I am using Mathematica 5.2 for Mac. My system is an iBook G4 with 640 MB memory and a 933 MHz processor. *Update Feb. 2007:* What a whooping change it made to upgrade to a Core 2 Duo, dual core 2.16 Ghz Intel processor!

**Monte Carlo Simulation of Pi in Mathematica**

Take a look at this notebook… Unfortunately I ran out of memory: 1 GB is not enouth to make a stochastic simulation with *n* = 100,000,000. I need to get some more RAM and then I’ll get back.

Until then – have a go for yourself – here.

*Keyboard Shortcuts*

Here you will find a handy list of keyboard shortcuts for Mathematica 5.2. The list covers both Macintosh, Windows and X systems. Print the page and use it for quick reference.

*Sudoku Solver*

Why use hours on crazy Sudoku puzzles when you can just plug the number into Mathematica and have it solved?!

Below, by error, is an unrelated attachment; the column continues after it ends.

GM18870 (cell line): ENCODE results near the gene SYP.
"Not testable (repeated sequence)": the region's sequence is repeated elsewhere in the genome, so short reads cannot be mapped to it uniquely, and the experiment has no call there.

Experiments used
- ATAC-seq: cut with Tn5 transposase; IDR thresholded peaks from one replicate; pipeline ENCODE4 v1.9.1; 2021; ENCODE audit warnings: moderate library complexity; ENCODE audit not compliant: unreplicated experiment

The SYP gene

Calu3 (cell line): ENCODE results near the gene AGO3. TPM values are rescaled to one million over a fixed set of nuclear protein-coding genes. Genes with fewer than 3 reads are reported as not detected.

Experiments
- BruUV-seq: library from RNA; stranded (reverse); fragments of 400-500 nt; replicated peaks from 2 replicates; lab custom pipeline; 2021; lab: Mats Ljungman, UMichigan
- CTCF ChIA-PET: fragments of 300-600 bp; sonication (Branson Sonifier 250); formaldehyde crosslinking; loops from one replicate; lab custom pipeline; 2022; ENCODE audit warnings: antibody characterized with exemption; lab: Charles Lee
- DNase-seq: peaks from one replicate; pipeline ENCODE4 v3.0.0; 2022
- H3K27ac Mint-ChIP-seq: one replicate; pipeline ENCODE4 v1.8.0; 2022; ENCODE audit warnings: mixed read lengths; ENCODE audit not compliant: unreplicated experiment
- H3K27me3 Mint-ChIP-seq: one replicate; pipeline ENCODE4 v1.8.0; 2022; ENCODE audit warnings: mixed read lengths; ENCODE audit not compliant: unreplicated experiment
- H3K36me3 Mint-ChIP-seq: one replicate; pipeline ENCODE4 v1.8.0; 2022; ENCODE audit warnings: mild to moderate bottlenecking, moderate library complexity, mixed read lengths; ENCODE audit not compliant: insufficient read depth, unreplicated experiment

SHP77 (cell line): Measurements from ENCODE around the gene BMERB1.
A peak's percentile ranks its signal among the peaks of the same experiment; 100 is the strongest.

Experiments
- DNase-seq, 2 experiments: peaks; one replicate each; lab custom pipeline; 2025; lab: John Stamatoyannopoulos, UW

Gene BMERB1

Here is the notebook from Wolfram.

*Numerical Approximation to Pi*

Recall that the `upper’ half of the unit-circle can be described by f(x) = Sqrt[1-x^2]. If we approximate the area of the part of this circle that is placed in the upper right part of the Cartesian coordinate system by 10 rectangles, and then multiply the area of these 10 rectangles by 4, we get an approximation to Pi of 2.90452. However, the approximation is not very good, so we need to increase the number of rectangles to, say, 500. Then the approximation is 3.13749. By increasing the number of rectangles to 50,000 the approximation gets closer 3.14155. The method does not seem very effective.

The method is crudely illustrated in the figure below.

If you want to try this yourself, the summing function is

(1/n) Sum[ f(i*(1/n) ]

with f(x) defined above. This sum forms two quations: one with i = 1 to n and one with i = 0 to (n – 1). The former is smaller than pi and the latter is larger than pi. Add the two sums and divide by 2. As n approaches infinity, the sum approaches pi/4.